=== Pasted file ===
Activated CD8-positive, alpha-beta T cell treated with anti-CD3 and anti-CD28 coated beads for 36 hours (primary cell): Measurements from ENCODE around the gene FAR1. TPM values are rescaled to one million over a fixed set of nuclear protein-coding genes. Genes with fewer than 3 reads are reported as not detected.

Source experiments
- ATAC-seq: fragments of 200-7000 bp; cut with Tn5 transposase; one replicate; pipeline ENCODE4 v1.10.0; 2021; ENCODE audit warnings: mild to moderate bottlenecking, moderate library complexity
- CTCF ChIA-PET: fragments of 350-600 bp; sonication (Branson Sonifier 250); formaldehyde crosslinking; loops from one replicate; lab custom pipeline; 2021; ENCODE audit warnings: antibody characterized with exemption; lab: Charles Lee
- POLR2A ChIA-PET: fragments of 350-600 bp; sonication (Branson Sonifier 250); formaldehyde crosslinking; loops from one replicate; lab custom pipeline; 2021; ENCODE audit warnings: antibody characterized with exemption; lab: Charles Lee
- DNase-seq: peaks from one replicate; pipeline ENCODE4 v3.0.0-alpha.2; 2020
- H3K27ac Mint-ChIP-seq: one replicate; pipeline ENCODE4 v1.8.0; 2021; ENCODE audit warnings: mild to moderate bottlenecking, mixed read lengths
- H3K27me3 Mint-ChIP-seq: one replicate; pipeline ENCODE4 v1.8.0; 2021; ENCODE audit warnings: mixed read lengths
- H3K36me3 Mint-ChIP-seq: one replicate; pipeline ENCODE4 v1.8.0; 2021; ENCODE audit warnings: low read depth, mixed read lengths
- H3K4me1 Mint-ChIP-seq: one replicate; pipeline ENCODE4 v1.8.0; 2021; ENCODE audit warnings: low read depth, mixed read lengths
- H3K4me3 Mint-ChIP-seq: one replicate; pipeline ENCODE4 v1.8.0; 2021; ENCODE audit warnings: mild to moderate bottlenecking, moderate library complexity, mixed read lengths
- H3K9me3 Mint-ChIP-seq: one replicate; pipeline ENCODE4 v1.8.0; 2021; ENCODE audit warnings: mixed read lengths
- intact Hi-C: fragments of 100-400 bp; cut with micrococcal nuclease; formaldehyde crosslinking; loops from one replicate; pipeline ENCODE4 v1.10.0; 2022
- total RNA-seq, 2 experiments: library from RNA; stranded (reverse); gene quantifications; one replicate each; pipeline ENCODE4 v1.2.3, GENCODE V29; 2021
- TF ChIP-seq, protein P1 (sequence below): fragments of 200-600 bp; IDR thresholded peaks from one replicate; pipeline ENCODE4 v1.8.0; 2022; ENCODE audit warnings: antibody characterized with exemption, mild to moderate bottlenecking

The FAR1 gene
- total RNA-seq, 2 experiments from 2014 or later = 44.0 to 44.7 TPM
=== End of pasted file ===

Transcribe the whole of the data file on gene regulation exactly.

Activated CD8-positive, alpha-beta T cell treated with anti-CD3 and anti-CD28 coated beads for 36 hours (primary cell): Measurements from ENCODE around the gene FAR1. TPM values are rescaled to one million over a fixed set of nuclear protein-coding genes. Genes with fewer than 3 reads are reported as not detected.

Source experiments
- ATAC-seq: fragments of 200-7000 bp; cut with Tn5 transposase; one replicate; pipeline ENCODE4 v1.10.0; 2021; ENCODE audit warnings: mild to moderate bottlenecking, moderate library complexity
- CTCF ChIA-PET: fragments of 350-600 bp; sonication (Branson Sonifier 250); formaldehyde crosslinking; loops from one replicate; lab custom pipeline; 2021; ENCODE audit warnings: antibody characterized with exemption; lab: Charles Lee
- POLR2A ChIA-PET: fragments of 350-600 bp; sonication (Branson Sonifier 250); formaldehyde crosslinking; loops from one replicate; lab custom pipeline; 2021; ENCODE audit warnings: antibody characterized with exemption; lab: Charles Lee
- DNase-seq: peaks from one replicate; pipeline ENCODE4 v3.0.0-alpha.2; 2020
- H3K27ac Mint-ChIP-seq: one replicate; pipeline ENCODE4 v1.8.0; 2021; ENCODE audit warnings: mild to moderate bottlenecking, mixed read lengths
- H3K27me3 Mint-ChIP-seq: one replicate; pipeline ENCODE4 v1.8.0; 2021; ENCODE audit warnings: mixed read lengths
- H3K36me3 Mint-ChIP-seq: one replicate; pipeline ENCODE4 v1.8.0; 2021; ENCODE audit warnings: low read depth, mixed read lengths
- H3K4me1 Mint-ChIP-seq: one replicate; pipeline ENCODE4 v1.8.0; 2021; ENCODE audit warnings: low read depth, mixed read lengths
- H3K4me3 Mint-ChIP-seq: one replicate; pipeline ENCODE4 v1.8.0; 2021; ENCODE audit warnings: mild to moderate bottlenecking, moderate library complexity, mixed read lengths
- H3K9me3 Mint-ChIP-seq: one replicate; pipeline ENCODE4 v1.8.0; 2021; ENCODE audit warnings: mixed read lengths
- intact Hi-C: fragments of 100-400 bp; cut with micrococcal nuclease; formaldehyde crosslinking; loops from one replicate; pipeline ENCODE4 v1.10.0; 2022
- total RNA-seq, 2 experiments: library from RNA; stranded (reverse); gene quantifications; one replicate each; pipeline ENCODE4 v1.2.3, GENCODE V29; 2021
- TF ChIP-seq, protein P1 (sequence below): fragments of 200-600 bp; IDR thresholded peaks from one replicate; pipeline ENCODE4 v1.8.0; 2022; ENCODE audit warnings: antibody characterized with exemption, mild to moderate bottlenecking

The FAR1 gene
- total RNA-seq, 2 experiments from 2014 or later = 44.0 to 44.7 TPM